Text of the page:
• Stephen says:

        Your point about the ‘security consultants’ gets a +1 from me.

      • mister says:

        What would you do to improve Rockaways subway service?

        • Ralfff says:

          Medium-term, connect to Rockaway Beach Blvd line for full-time service to both Rockaway branches. Short term, every arriving/departing A to Broad Channel should be paired with a shuttle to the extent feasible. Also arriving at Rockaway Beach is excruciatingly slow and should be sped up by a factor of three.

  10. R2 says:

    A ferry bad idea, if I say so myself.

  11. Stephen Bauman says:

    Ferryboat captains are less likely to run over pedestrians and bicyclists than bus drivers are.

  12. SEAN says:

    Are we talking about ferrys or faries. I ask – you decide.

  13. JJJ says:

    On one hand, $325 million sure is a lot.

    On the other hand, South Ferry cost $530 million and was in use for a grand total of 3 years.

    The biggest folly is not providing a NJ-Brooklyn route, which would actually be useful, as theres no good transit service for that now, especially because PATH WTC was built as a dead-end.

  14. Sam Goetz says:

    Honest question : what can De Blasio do without any power to influence the MTA? At this point it seems obvious to me the guy has given up on influencing that agency and is searching for projects he can do without them or the state.

    I don’t think either the ferries or street cars are going to make a big difference in the city, but I’m also generally curious what you think he should be doing for transit in the city if he can’t touch any of the state agencies (which definitely seems how it’s going with Cuomo).

    • Ralfff says:

      Bus. Traffic. Light. Priority.

      That and theoretically he could direct the cops to relentlessly punish anyone blocking a bus, if he had any control over them.

      • Nathanael says:

        De Blasio could personally arrest Bratton for obstruction of justice. He has more power than he realizes he has.

        • AG says:

          No – he’s politically impotent… And with all the potential scandals he’s dealing with – he wouldn’t be that dumb.

  15. Wanderer says:

    4.5 million riders might sound like a lot to uninformed people. Does the Mayor and his staff understand that the subways and buses are expected to carry 2.4 billion trips this year? So 4.5 million would represent less than 2/10 of 1% of the system ridership.

    • Ralfff says:

      The Staten Island Ferry carried on the order of 22 million in 2012 according to Gothamist, and the 4.5 M figure presumably is not over and above the existing East River Ferries, so even not counting the New Jersey ferries this is hardly some transit mode revolution. Also, as the Streetsblog Twitter account pointed out, the Bx11, the 40th ranked bus route for ridership, carried 4.5 million or so last year.

    • Jeff says:

      It’s the exact same amount as the SIR carries per year, and the MTA spends quite a bit maintaining that system.

      The HBLR gets about twice that and received a $2.2 billion investment.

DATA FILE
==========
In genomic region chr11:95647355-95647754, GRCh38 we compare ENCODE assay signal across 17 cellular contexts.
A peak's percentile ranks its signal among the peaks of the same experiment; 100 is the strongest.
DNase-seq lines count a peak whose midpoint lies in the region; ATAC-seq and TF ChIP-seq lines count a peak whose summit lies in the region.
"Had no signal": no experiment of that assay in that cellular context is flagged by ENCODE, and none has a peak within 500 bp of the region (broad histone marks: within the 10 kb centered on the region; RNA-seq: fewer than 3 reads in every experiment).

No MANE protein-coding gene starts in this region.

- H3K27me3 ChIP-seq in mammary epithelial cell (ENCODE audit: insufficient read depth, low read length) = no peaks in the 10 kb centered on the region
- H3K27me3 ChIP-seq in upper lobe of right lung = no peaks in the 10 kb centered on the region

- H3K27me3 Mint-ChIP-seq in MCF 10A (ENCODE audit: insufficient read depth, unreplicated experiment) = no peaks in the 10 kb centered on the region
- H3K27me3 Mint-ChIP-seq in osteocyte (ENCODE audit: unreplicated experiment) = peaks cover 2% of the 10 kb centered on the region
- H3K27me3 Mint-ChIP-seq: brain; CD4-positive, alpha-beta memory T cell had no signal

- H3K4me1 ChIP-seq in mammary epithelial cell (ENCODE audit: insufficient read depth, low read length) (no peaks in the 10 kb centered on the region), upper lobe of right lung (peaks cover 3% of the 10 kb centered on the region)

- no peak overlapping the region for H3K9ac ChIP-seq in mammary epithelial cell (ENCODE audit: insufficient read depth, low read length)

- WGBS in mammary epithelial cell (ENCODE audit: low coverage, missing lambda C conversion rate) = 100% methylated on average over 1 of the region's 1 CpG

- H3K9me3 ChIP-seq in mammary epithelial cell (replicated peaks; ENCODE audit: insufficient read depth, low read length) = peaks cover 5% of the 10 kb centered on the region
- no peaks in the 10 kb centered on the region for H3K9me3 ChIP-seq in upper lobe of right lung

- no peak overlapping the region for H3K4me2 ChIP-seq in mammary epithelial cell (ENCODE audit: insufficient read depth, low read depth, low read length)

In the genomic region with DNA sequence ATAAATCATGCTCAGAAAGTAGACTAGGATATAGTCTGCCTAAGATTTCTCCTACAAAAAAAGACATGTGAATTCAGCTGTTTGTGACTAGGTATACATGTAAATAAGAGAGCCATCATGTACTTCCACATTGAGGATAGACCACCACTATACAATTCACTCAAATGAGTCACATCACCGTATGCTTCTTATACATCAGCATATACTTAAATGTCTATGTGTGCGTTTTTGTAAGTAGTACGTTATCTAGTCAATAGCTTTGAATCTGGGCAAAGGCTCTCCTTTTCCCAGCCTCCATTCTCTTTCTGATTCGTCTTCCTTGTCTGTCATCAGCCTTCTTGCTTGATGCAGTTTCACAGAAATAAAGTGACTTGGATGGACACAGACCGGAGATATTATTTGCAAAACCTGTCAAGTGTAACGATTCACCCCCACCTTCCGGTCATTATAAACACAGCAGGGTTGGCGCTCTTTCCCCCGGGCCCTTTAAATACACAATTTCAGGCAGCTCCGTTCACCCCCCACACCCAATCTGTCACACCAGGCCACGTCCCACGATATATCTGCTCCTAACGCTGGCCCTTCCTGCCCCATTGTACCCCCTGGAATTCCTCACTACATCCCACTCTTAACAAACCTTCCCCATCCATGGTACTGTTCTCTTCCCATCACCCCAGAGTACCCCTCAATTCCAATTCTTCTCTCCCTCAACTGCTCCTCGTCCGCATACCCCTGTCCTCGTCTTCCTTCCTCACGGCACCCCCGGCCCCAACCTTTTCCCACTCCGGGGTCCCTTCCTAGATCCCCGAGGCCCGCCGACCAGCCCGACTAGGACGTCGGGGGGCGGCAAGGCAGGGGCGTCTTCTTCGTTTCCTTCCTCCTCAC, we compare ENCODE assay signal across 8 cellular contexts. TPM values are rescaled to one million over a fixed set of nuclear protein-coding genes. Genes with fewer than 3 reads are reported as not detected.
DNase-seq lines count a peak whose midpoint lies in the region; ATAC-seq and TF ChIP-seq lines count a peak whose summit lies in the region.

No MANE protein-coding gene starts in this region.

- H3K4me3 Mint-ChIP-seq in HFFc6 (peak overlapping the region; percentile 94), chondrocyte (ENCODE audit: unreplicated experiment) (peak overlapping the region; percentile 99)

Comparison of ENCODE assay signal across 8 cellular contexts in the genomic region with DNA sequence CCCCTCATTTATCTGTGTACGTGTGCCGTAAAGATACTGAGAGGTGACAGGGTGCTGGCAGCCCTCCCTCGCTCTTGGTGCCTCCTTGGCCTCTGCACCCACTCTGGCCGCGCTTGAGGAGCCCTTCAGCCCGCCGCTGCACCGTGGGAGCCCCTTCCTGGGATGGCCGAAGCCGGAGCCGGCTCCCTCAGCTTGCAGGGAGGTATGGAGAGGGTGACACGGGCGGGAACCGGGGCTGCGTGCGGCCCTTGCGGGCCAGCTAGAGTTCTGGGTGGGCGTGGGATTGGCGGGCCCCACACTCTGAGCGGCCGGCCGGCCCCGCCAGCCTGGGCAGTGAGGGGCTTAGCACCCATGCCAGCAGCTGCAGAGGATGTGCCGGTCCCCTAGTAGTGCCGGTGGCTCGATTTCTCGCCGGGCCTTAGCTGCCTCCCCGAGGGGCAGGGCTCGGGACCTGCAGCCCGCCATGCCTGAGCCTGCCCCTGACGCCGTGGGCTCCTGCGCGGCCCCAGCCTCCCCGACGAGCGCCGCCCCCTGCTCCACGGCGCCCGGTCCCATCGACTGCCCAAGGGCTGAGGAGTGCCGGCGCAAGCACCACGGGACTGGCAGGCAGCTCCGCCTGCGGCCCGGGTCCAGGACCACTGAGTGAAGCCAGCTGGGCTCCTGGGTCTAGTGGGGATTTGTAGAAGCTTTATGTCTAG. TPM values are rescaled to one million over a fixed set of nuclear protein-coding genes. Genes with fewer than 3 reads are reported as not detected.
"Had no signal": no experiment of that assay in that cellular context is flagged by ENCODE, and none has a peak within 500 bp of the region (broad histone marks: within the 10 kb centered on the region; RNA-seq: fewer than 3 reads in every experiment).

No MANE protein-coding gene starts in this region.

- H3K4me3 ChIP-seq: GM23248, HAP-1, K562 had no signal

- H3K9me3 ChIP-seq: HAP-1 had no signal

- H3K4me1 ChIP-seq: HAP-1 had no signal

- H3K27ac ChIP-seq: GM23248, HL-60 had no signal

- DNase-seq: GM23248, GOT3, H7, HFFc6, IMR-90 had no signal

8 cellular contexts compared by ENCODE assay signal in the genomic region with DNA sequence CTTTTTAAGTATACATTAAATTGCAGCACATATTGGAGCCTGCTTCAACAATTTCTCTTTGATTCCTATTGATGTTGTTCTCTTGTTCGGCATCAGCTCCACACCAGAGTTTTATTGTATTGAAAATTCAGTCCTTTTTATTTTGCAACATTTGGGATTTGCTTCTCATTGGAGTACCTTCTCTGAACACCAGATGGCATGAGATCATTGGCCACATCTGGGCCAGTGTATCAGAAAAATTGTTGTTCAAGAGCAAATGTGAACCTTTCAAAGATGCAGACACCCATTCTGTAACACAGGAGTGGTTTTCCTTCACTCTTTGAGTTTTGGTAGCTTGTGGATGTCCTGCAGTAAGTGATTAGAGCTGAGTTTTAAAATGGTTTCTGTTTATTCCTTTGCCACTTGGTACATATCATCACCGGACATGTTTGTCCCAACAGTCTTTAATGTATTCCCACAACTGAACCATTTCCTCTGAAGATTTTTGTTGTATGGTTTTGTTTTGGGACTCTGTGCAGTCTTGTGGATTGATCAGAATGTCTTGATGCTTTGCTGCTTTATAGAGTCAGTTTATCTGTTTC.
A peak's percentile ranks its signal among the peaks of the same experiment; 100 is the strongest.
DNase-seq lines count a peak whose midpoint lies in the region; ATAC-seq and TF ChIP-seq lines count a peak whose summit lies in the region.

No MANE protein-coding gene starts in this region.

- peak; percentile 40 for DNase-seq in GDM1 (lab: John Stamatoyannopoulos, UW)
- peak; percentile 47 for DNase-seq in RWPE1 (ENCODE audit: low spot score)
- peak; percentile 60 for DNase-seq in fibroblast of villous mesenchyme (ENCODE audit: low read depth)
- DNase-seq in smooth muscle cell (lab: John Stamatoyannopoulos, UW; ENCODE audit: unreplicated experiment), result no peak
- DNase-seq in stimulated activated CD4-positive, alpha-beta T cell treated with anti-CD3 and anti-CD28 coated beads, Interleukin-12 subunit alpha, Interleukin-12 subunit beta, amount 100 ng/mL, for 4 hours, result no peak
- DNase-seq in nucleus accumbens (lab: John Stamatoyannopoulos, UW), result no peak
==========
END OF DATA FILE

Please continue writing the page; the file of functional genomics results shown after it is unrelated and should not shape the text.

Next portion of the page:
This sounds little compared to the NYC Subway, but its really not that bad at all when compared to other capital investments out there.

      • Jeff says:

        Also – the JFK Airtrain gets 6.5 million riders per year and received a $1.9 billion investment.

        So really, you just can’t compare new projects with the overall ridership of the NYC Subway, which had more than a hundred years of continued investment and already covers the locations in the city where the highest ridership can be achieved.

        • Adirondacker12800 says:

          Airport people movers usually get built to remove shuttle buses from the terminals. It’s why Airtrain was built at JFK and EWR. The shuttle bus to the train station was one of the buses that got eliminated.

          • Jeff says:

            That’s besides the point though. The point is that $325 million isn’t that bad of a sum to spend for 4.5 million people compared to other similar projects.

            • John says:

              4.5M to Jamaica and Howard beach plus another 10M around the terminals, to long term parking and the rental car facility. Airport trains are built with money that can only be used on airport property. You can’t compare the two

              • Jeff says:

                I disagree that you can’t compare the two. Airport trains are still funded by operations and taxes, no different than any other infrastructure project.

                And I alluded to both SIR and HBLR as well. And heck, even projects like the 7 line extension, and SAS dreamwanks like the Rockaway Branch extension or Triboro RX would see similar magnitude of riders and cost significantly more.

                • Jeff says:

                  And in regards to the SIR, the MTA is spending $372 million in upgrades and railcars for the next capital plan. The system serves exactly 4.5 million riders per year and is seeing about the same investment for a routine refresh.

                  The last capital plan had $158 million allocated to it too, so it’s not just a one time thing either.

                • John says:

                  Airport trains are funded by taxes paid by airline passengers. They can not be used off airport projects and the PFC fund has a very large surplus. It is free money.
                  http://transweb.sjsu.edu/PDFs/.....rtrain.pdf

  16. mister says:

    Integrated, inter-modal networks. That’s what is needed for an efficient, well used, transit system. This just doesn’t fit the bill. And at an average of 12,000 people per day, the whole system is moving as many people as a middle of the pack bus line. The B52, Bx7, M23, and Q20 all carry about this many riders every day. Individually.